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Steve Jobs: Businessman, innovator, visionary

Steve Jobs passed on Wednesday. Steve Jobs was more than Apple's CEO, he helped make computers a household necessity and ushered in the iPod, iPhone and other must-have gadgets. Considered one of the greatest American CEOs of his generation, Steve Jobs' career path was a long, winding road that included several major hurdles.

Steve Jobs waves at the conclusion of the launch of the iPad 2 during an Apple event in San Francisco on March 2. Jobs, counted among the greatest American CEOs of his generation, died Oct. 5 after a long illness.

Beck Diefenbach/Reuters/File

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Steve Jobs, the Apple founder and former CEO who invented and masterfully marketed ever-sleeker gadgets that transformed everyday technology, from the personal computer to the iPod and iPhone, has died. He was 56.

Apple announced his death without giving a specific cause.

"We are deeply saddened to announce that Steve Jobs passed away today," the company said in a brief statement.

"Steve's brilliance, passion and energy were the source of countless innovations that enrich and improve all of our lives. The world is immeasurably better because of Steve"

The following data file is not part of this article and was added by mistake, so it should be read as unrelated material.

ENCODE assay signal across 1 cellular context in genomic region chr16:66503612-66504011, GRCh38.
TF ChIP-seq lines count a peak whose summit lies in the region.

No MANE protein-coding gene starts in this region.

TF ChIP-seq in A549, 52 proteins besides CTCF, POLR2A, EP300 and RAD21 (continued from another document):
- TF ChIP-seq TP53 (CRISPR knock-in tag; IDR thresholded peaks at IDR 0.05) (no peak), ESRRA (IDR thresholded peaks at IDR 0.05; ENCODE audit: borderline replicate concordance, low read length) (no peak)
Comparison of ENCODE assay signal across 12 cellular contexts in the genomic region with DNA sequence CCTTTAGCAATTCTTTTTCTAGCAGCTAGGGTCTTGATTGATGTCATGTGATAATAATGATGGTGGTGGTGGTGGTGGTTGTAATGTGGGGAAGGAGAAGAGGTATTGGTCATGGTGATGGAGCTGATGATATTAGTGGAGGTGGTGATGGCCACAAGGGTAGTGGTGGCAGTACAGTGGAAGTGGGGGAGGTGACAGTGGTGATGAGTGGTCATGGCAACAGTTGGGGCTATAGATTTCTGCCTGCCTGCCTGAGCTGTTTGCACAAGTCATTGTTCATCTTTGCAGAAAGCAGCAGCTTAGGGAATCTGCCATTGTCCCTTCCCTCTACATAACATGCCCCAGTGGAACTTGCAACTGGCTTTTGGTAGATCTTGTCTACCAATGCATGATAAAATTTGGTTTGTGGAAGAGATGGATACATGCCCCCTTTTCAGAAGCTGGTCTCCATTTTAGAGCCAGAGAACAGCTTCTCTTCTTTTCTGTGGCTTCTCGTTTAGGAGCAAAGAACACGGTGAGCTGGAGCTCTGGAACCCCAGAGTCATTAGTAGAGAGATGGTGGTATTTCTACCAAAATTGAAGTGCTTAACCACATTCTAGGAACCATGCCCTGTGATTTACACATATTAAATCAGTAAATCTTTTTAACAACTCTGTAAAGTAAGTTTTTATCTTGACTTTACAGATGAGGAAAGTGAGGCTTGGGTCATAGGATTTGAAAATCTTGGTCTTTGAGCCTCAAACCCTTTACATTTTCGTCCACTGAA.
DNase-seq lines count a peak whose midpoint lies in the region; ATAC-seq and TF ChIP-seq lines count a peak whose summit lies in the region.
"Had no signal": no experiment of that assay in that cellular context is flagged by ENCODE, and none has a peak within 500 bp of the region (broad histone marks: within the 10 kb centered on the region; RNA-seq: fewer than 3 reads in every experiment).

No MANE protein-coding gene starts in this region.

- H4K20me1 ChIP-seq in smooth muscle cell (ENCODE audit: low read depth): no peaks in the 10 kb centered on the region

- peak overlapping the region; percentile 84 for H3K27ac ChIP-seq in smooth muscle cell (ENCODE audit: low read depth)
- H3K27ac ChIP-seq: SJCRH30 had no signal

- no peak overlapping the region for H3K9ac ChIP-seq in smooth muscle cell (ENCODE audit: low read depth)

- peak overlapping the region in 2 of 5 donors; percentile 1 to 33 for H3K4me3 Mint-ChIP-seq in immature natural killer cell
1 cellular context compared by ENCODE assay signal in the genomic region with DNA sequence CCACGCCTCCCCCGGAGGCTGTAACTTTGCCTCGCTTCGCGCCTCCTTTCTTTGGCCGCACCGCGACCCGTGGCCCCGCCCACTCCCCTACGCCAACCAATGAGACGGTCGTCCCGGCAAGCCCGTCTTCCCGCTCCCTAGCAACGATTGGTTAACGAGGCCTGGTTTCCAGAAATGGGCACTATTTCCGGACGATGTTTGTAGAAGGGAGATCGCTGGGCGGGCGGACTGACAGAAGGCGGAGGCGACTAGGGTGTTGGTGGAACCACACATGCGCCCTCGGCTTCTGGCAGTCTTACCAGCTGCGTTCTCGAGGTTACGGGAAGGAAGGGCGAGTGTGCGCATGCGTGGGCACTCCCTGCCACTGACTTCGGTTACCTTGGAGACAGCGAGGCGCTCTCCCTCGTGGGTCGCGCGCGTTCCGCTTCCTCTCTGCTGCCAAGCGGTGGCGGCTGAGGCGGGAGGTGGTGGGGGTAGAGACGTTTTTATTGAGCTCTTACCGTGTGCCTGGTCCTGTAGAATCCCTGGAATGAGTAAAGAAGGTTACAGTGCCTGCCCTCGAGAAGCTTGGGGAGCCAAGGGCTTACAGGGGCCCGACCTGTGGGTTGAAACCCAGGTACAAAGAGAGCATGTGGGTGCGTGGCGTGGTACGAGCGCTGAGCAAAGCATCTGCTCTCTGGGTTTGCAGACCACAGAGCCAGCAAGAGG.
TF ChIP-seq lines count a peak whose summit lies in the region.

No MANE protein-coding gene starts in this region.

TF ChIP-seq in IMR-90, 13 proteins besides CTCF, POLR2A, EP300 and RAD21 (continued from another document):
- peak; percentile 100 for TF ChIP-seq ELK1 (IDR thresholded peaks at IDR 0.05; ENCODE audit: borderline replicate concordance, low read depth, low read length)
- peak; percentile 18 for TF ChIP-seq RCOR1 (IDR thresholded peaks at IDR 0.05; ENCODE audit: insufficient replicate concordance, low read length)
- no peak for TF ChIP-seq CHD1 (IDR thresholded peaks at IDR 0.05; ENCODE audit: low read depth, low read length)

Jobs had battled cancer in 2004 and underwent a liver transplant in 2009 after taking a leave of absence for unspecified health problems. He took another leave of absence in January — his third since his health problems began — before resigning as CEO six weeks ago. Jobs became Apple's chairman and handed the CEO job over to his hand-picked successor, Tim Cook.

The news Apple fans and shareholders had been dreading came the day after Apple unveiled its latest version of the iPhone, just one in a procession of devices that shaped technology and society while Jobs was running the company.

Jobs started Apple with a high school friend in a Silicon Valley garage in 1976, was forced out a decade later and returned in 1997 to rescue the company. During his second stint, it grew into the most valuable technology company in the world with a market value of $351 billion. Only Exxon Mobil, which makes it money extracting and refining oil instead of ideas, is worth more.

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